Traditional methods of spaying and neutering dogs and cats have been helpful in reducing the number of companion animals in our nation's shelters. But imagine how much time, money, and taxpayer dollars could be saved if there could be a pill or injection that could be administered to prevent unplanned pregnancies!
There are some promising products on the horizon that could at least be a tool in the arsenal to alleviate shelter crowding and reduce euthanasia of perfectly healthy, adoptable animals. And nonsurgical options make a lot of sense to humanely and fiscally treat animal populations.
Zeutering is now available!
The drug that has recently become available is called Zeuterin (Esterilsol outside the U.S.) by Ark Sciences. In fact, this is the first permanent sterilization product approved by the FDA. Ark Sciences has already had a small launch, and anticipates a more widespread launch of the product later this year. It is a chemical injection that sterilizes male dogs. The testicles remain (though will become smaller) so a tattoo is required to mark the dog as treated.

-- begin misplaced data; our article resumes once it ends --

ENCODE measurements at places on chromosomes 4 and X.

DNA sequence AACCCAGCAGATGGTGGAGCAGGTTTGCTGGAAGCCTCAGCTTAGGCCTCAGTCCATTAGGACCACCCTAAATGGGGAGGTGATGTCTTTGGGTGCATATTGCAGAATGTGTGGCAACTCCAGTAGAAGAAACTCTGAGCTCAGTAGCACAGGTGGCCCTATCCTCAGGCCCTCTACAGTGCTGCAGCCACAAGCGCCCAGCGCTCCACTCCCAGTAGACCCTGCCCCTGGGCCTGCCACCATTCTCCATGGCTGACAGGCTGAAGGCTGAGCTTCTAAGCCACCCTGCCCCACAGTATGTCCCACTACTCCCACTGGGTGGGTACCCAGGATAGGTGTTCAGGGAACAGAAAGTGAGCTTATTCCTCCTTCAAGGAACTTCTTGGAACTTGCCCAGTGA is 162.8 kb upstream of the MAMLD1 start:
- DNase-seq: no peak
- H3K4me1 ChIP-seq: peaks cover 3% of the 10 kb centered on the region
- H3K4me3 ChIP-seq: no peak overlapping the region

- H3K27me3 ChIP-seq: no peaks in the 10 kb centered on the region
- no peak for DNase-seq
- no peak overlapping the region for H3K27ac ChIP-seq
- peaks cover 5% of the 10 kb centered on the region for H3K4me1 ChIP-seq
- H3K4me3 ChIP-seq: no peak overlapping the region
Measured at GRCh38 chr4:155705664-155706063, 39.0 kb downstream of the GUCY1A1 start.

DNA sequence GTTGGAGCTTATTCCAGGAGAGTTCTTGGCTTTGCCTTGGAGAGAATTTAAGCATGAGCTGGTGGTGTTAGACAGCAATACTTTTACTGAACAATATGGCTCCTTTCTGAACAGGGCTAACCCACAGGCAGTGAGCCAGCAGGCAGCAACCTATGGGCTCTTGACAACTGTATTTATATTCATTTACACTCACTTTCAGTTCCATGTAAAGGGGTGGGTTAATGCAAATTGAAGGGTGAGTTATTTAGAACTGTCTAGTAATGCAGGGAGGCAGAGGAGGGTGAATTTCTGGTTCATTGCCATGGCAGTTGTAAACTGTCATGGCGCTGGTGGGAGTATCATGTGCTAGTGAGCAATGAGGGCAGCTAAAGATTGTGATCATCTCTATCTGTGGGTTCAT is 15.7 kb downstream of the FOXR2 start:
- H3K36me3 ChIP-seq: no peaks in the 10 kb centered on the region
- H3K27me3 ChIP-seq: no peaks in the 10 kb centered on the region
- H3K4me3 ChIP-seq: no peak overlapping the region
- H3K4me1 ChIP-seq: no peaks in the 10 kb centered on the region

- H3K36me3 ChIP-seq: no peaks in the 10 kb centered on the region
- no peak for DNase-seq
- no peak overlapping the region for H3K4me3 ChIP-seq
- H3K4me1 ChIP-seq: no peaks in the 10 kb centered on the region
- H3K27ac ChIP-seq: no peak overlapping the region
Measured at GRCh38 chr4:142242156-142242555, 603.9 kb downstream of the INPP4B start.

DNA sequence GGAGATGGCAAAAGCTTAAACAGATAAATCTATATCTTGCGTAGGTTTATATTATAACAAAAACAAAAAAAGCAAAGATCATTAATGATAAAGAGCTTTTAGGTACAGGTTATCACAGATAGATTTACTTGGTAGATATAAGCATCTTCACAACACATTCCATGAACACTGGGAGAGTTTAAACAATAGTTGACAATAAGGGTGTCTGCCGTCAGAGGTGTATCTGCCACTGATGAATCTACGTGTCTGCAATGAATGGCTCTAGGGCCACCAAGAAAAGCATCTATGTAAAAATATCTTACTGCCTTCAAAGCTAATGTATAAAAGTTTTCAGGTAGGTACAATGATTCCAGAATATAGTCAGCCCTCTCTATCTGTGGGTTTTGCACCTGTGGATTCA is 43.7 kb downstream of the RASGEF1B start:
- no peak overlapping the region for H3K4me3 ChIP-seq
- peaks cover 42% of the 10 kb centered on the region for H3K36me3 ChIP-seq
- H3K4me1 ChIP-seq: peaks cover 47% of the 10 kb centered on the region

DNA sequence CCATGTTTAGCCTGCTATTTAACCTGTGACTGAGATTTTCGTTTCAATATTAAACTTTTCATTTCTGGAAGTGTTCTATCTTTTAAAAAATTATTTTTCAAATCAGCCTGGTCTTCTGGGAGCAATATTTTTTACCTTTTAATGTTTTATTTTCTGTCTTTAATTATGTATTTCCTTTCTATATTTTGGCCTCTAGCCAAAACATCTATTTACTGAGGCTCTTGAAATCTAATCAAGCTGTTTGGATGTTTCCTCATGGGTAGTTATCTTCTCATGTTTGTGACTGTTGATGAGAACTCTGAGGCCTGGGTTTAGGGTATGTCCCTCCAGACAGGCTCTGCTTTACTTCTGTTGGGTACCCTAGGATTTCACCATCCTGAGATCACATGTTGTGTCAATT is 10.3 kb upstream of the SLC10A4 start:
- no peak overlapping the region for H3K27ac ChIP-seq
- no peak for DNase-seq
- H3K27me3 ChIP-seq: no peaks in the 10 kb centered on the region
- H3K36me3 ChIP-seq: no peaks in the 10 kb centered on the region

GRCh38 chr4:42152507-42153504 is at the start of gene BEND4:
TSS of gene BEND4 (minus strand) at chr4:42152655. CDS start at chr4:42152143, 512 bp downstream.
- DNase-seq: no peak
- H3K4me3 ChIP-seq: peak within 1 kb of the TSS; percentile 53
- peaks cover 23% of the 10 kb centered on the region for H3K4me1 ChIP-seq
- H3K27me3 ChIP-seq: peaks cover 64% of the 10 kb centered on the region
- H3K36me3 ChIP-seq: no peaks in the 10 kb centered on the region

An Accidental Infertility
Biologist Dr. Loretta Mayer was attempting to develop a way to artificially induce menopause in mice to study human disease but accidentally discovered a new drug that could chemically render females infertile. Her first drug was called ContraPest which she tested on rat populations in Indonesia. She then developed a version for female dogs called Chemspay which could be given either orally or by injection that significantly reduced the number of eggs in dogs, which made them sterile. FDA approval is probably 6-9 years out.
Tricking Eggs to Battle Sperm
Another exciting avenue for sterilizations is through immunocontraception, which is basically injecting antibodies that react with the egg's surface membrane which interferes with sperm penetration. Tests have been very promising in white-tailed deer and horse populations. Currently, booster shots are required to maintain sterility, but one-dose permanent solutions are also being developed.
All of these methods will require careful monitoring of animal health and any side effects, but they offer intriguing options for financially strapped humane organizations that could free up funds, space, and manpower to put towards education.
For more information, visit the Alliance for Contraception in Cats and Dogs.
Photo by OtterBox.